If the CT shows a renal laceration or hematoma, the patient should be admitted and managed according to your solid organ injury protocol. Kidney injuries fare better that livers and spleens, and only rarely require surgery. If no kidney or bladder injury is seen, the default diagnosis of a renal contusion is the culprit. No treatment is needed, and the patient can be discharged if no other injuries are present. The blood will clear over a few days, but may disappear and reappear a few times in the process. The patient can followup with their primary care physician in a week or two.
There was a well-publicized and tragic case of mistaken identity after a motor vehicle crash in Indiana about 8 years ago. A van carrying several college students and staff crashed, resulting in multiple fatalities at the scene. Survivors were transported to a Michigan trauma center, and it wasn’t until five weeks later that the identity mixup was discovered.
One of the fatally injured students and one of the survivors were both female, blonde, and about the same height and size. Their identities were not confirmed because the next of kin of the deceased was advised not to look at the body. And the face of the surviving woman was significantly contused and she had sustained multiple facial fractures. She remained comatose and intubated for over month after the other was buried (by the wrong family, it turns out). After extubation, she began correcting people who called her by the deceased woman’s name, and the correct identification was finally made.
How can this happen?! It’s not as difficult as it might seem, for a number of reasons:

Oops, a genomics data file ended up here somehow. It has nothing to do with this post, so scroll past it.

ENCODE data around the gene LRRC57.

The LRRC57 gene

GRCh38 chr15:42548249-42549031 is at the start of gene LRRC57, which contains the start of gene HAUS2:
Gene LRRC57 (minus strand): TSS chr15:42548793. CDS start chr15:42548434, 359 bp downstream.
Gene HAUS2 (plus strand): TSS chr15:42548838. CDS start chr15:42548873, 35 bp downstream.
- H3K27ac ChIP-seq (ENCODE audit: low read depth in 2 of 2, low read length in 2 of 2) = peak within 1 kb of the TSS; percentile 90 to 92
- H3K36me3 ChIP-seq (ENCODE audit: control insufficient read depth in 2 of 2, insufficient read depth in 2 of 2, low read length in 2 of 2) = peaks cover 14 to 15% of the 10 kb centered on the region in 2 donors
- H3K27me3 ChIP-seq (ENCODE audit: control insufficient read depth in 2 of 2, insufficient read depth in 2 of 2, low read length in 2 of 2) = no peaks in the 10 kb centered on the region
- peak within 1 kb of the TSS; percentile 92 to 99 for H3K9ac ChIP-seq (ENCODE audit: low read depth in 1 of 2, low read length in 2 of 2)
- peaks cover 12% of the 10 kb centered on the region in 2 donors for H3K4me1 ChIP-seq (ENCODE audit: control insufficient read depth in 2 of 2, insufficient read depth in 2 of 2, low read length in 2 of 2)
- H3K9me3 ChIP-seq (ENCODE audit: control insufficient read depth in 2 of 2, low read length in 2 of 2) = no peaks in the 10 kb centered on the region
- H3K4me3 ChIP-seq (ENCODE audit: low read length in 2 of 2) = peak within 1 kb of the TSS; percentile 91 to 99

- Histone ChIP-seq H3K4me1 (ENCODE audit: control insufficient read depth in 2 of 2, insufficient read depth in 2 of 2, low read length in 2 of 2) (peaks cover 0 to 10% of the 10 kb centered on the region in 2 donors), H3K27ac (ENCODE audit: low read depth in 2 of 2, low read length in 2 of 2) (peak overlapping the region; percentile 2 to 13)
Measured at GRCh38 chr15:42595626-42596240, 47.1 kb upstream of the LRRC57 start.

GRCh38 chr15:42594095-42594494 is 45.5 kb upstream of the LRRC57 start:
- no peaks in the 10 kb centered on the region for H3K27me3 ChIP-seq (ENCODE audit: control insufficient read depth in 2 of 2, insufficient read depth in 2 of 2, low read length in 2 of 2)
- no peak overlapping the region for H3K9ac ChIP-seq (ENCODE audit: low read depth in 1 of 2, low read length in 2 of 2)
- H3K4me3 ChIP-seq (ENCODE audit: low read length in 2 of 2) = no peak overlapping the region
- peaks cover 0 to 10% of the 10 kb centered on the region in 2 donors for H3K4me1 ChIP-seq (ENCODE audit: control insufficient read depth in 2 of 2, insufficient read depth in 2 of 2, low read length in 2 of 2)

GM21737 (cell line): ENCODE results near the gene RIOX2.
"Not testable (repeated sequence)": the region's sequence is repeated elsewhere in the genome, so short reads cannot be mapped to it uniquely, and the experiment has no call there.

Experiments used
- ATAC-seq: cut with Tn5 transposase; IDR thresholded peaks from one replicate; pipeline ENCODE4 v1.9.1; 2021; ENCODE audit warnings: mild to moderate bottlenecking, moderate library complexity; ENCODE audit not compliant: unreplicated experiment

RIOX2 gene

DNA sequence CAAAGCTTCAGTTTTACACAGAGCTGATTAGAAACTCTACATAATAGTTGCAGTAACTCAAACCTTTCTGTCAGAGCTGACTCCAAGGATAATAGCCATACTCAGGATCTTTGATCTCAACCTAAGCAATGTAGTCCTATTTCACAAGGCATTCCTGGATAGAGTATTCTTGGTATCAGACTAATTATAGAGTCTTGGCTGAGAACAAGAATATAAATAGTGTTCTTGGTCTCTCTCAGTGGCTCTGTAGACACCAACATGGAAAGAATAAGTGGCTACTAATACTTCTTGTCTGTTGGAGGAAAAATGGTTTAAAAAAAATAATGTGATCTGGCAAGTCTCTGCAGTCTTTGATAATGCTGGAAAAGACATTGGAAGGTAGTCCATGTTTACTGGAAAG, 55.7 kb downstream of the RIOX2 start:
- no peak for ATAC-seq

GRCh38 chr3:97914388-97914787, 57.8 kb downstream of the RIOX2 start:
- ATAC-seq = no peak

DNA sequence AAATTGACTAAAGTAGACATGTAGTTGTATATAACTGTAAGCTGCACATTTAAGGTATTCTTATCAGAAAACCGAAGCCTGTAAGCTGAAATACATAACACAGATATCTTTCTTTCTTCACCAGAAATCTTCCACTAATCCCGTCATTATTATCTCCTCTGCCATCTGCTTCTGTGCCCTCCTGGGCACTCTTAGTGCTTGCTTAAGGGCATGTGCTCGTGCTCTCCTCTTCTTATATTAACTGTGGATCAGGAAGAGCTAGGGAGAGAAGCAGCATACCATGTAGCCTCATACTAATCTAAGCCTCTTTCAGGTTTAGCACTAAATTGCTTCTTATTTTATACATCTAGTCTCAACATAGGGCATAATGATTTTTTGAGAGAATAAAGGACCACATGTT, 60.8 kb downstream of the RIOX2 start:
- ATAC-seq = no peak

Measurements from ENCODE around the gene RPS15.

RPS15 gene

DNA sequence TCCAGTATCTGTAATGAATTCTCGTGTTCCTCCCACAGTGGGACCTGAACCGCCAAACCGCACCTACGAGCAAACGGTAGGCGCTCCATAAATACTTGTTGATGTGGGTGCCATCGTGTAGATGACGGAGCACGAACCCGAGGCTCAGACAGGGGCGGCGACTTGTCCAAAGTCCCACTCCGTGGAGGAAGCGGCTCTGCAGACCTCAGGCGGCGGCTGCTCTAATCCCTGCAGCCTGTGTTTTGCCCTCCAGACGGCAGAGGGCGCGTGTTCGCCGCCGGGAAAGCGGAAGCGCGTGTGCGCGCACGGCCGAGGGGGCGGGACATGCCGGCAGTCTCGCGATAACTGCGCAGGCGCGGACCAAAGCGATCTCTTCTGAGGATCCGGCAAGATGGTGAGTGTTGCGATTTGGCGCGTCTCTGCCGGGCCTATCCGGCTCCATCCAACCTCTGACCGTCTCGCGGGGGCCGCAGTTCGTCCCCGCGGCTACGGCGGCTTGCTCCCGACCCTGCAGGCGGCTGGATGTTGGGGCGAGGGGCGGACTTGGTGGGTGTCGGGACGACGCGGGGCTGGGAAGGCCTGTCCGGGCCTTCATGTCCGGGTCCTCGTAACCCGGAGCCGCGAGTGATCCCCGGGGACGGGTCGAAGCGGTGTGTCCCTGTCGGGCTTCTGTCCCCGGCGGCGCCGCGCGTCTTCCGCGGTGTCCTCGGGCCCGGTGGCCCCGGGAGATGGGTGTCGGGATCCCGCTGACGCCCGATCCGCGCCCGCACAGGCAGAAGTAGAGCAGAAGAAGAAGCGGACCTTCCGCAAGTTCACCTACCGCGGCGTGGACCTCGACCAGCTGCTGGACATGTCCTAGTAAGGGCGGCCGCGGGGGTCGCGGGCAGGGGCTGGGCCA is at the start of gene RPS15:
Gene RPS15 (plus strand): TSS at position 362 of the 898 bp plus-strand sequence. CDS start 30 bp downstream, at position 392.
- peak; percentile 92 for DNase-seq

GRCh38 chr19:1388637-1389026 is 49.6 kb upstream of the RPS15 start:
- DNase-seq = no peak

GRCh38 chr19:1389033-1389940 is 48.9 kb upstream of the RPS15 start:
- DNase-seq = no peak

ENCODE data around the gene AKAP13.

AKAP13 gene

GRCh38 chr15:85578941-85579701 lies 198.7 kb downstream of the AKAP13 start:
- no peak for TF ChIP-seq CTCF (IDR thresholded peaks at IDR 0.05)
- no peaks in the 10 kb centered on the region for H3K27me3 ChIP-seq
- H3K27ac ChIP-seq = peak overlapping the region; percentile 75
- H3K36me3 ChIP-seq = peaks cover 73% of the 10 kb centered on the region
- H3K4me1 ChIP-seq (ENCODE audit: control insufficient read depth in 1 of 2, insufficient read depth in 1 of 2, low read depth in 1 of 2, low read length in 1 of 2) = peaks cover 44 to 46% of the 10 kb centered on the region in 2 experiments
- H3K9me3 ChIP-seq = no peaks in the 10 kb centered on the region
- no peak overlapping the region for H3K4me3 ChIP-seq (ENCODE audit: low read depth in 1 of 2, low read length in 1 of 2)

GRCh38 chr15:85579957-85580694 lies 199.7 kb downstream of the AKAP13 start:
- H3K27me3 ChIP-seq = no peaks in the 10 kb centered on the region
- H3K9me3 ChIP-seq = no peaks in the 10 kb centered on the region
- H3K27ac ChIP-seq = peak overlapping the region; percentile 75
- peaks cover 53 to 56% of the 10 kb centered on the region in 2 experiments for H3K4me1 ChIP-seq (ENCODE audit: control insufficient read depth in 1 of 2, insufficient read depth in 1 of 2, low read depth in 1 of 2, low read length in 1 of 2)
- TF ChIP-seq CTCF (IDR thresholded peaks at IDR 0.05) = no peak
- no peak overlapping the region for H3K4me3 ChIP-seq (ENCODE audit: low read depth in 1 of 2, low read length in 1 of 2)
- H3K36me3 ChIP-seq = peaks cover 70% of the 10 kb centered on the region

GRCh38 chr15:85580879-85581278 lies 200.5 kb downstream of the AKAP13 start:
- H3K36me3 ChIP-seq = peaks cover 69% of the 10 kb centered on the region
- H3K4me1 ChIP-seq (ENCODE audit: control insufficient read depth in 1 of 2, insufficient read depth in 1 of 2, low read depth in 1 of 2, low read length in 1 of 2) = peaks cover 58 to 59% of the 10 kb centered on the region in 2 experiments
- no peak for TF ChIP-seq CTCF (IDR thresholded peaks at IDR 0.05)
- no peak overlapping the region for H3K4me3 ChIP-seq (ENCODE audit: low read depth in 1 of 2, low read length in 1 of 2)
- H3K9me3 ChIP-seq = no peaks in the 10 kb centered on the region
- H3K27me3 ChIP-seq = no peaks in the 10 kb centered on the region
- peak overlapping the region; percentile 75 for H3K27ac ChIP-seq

- Faces and identifying marks may be mutilated
- Position in the vehicle may be mistaken
- Bystander descriptions are notoriously inaccurate in these situations
It is neither practical nor safe to delay transport from the scene in the interest of obtaining positive identification. And hospitals have even less information than prehospital providers, whom they rely on almost exclusively for accurate data.
What can be done to avoid a case of mistaken identity? EMS and hospitals must develop protocols to follow in any case where multiple patients are treated at once. The baseline assumption must be that the identities are unclear or unknown until definitively made, and preferably from multiple sources. What are these definitive items?
- An official ID that is still on the victim’s person (not cut off in the clothes)
- Self identification
- Visual identification from someone who personally knows the victim and views or talks to them
- Written description, where the patients have very different identifying characteristics
However, remember that every one of these can be made in error. This is why multiple sources are so important. If in doubt, the patients should remain a “Doe” and not be given a real name.
If you have specific protocols or policies, please share them with me by email so I can post them!